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Why NY Jets’ Breece Hall could become NFL’s best back in 2024

Breece Hall, NY Jets, RB, Rank, Stats
Breece Hall, New York Jets, Getty Images

Breece Hall has a chance to reach his ceiling for the New York Jets

What a time to be a New York Jets fan.

Or not. It’s nerve-wracking as much as exhilarating, especially after 2023.

One Jets player must be licking his lips in anticipation, though. Breece Hall has fought heavy adversity through his first two seasons in the NFL. In Year 3, his battles have a chance to pay off big-time.

The whole league knows that Hall has special talent. His “Breece Lightning” touchdown put the NFL on notice right before a torn ACL ended his rookie season. His 83-yard burst in primetime against Buffalo in Week 1 of 2023 told the league that even a hampered Breece Hall is a dangerous one.

With the Jets’ additions on offense, Hall has a chance to put on a clinic in 2024. Not only can he reach his ceiling, but he can take his place as the NFL’s best running back. He may finally have the situation in place to outpace even Christian McCaffrey.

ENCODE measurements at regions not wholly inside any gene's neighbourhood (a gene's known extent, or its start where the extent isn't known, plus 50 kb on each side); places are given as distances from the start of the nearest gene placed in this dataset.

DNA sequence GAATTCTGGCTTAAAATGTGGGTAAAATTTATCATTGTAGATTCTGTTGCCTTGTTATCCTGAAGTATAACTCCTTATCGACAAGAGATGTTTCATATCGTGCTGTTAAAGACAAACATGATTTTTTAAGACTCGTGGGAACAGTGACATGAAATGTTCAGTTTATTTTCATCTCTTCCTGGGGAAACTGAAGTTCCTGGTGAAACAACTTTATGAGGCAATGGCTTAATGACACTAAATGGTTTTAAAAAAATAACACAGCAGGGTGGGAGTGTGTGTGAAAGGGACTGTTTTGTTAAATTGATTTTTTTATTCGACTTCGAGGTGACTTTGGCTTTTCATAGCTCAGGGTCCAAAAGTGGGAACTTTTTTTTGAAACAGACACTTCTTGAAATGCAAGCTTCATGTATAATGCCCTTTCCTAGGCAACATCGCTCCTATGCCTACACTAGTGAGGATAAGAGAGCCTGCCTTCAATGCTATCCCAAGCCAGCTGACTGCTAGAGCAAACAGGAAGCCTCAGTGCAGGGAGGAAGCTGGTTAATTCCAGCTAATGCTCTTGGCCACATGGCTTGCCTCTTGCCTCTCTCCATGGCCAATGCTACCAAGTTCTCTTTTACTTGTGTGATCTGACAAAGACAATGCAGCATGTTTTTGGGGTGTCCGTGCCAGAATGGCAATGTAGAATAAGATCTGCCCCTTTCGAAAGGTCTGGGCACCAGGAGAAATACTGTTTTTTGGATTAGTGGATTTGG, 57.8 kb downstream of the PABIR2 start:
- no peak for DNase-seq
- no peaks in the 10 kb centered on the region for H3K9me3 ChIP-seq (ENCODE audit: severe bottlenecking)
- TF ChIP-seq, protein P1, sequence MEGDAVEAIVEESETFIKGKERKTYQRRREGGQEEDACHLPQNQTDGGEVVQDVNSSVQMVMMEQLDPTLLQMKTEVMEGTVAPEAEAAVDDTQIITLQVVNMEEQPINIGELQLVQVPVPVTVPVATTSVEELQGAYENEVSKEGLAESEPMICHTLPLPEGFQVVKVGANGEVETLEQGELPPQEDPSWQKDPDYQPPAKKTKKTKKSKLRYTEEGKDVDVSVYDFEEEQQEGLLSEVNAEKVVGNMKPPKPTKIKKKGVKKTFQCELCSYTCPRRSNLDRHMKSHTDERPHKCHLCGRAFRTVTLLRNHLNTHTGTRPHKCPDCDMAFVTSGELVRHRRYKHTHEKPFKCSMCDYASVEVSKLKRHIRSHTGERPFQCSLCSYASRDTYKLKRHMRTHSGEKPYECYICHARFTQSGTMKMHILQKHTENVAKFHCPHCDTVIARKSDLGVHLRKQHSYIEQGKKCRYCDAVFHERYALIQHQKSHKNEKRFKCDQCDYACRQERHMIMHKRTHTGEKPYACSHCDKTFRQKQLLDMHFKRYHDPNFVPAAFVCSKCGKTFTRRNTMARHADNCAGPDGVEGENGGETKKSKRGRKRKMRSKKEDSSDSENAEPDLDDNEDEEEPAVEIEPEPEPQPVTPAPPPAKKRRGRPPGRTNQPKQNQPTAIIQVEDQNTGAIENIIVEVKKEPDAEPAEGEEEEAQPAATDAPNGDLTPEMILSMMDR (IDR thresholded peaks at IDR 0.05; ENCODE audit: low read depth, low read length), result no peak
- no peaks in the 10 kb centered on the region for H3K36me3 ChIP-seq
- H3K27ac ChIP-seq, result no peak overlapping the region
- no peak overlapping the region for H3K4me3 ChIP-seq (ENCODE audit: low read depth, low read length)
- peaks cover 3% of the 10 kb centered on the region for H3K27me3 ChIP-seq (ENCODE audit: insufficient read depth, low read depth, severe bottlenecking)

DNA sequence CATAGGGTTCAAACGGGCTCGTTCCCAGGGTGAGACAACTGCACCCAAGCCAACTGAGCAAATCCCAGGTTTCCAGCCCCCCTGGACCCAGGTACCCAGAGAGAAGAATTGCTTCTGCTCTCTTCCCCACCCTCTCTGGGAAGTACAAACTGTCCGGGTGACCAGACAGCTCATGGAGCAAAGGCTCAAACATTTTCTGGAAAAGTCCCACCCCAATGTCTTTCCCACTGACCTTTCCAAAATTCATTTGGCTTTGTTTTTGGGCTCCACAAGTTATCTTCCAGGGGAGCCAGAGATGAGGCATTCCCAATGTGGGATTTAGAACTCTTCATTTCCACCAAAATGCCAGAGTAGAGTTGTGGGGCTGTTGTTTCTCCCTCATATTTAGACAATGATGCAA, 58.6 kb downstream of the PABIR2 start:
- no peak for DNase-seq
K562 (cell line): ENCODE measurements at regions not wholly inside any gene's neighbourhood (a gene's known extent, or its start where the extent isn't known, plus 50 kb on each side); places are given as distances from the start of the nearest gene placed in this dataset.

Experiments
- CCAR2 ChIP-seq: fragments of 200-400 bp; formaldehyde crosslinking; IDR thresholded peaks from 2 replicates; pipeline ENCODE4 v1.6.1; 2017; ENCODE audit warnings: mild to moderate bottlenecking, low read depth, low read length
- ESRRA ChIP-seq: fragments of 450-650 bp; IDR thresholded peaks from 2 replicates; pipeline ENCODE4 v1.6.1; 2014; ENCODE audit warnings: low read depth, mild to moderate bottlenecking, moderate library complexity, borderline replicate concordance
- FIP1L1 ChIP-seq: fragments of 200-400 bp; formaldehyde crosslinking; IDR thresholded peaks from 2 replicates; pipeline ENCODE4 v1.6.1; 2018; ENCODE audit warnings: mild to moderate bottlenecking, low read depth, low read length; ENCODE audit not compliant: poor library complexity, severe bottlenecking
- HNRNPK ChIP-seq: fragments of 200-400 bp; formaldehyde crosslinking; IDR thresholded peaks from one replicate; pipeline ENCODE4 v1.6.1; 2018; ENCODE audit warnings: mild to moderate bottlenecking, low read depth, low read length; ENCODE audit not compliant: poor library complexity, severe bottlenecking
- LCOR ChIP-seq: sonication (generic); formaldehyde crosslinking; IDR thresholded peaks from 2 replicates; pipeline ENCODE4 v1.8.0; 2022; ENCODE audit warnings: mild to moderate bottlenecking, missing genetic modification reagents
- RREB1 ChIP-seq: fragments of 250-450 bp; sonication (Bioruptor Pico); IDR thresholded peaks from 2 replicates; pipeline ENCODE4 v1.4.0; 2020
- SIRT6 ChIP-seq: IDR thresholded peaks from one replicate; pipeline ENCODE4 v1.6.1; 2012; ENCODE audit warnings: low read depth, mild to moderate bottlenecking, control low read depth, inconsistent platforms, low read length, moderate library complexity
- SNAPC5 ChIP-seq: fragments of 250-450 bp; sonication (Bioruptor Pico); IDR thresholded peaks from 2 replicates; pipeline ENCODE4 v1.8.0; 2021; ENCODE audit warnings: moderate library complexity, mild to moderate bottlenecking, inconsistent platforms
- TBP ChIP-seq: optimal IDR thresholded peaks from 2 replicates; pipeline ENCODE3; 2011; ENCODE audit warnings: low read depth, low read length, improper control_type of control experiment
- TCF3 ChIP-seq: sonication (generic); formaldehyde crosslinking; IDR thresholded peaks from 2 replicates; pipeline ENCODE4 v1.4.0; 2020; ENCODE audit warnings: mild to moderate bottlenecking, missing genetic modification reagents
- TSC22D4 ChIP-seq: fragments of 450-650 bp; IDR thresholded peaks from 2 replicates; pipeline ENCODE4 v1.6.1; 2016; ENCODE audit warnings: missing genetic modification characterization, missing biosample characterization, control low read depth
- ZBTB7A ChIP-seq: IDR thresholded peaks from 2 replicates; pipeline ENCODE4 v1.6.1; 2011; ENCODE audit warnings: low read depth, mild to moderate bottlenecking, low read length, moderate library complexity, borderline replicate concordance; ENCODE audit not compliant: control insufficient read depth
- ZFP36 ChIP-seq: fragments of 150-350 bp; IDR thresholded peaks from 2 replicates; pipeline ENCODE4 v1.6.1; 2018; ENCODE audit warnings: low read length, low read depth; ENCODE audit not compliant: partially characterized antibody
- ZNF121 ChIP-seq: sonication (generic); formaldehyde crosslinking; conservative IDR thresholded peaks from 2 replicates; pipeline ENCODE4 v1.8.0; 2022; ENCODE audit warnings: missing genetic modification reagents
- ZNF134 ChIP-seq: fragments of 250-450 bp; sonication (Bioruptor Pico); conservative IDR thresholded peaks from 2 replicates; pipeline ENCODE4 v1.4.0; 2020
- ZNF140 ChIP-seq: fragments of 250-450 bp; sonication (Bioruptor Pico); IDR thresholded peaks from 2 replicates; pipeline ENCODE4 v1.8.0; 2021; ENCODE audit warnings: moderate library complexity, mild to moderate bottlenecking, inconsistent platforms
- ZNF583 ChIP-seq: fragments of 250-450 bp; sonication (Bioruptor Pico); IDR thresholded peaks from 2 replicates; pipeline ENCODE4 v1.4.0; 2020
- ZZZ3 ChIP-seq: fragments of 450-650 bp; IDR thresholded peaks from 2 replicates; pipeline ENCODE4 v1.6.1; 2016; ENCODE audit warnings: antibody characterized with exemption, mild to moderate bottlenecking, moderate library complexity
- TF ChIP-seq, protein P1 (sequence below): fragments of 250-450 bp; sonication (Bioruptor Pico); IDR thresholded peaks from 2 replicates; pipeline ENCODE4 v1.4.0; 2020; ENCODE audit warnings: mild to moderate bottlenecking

He’s fully healthy

The Jets slow-walked Hall into the lineup for the first four weeks of 2023. Even after they removed the shackles, 2023 was always about the “year after” a torn ACL. Statistically, that doesn’t usually work out too well.

In 2024, though, there’s none of that.

He finally has blocking

The Jets’ run-blocking was the worst in the NFL in 2023, according to ESPN Analytics’ run-block win rate metric. Hall endured 13 different offensive linemen blocking for him, including practice squad players Xavier Newman and Chris Glaser.

Hall made it work in 2022 and 2023 with one competent run-blocker — Alijah Vera-Tucker (regardless of the position he played). With Vera-Tucker, he averaged 6.08 yards per carry; without him, 3.97.

Now, he could have five competent run-blockers, including Vera-Tucker. He’ll have five blockers who excel at pulling.

These are the kinds of plays Hall puts up when you give him a seam.

…and he was already pretty efficient without it

Hall tied for fifth among all running backs with 0.7 rush yards over expected (RYOE) per carry in 2023. If he did that with poor blocking and still managed to average 4.5 yards per carry, imagine what he can do when the holes are there.

The gap scheme is a good fit

As Michael Nania detailed, switching to a gap scheme could unlock Hall’s potential even further. Like James Cook and Kyren Williams, Hall could benefit from hitting the line of scrimmage more quickly with less thinking — but his superior speed to both players means the results could be even more dynamic. One of Hall’s biggest issues in the NFL has been his tendency to dance behind the line, looking for a hole. With a more defined gap, he could hit the hole quickly and explode.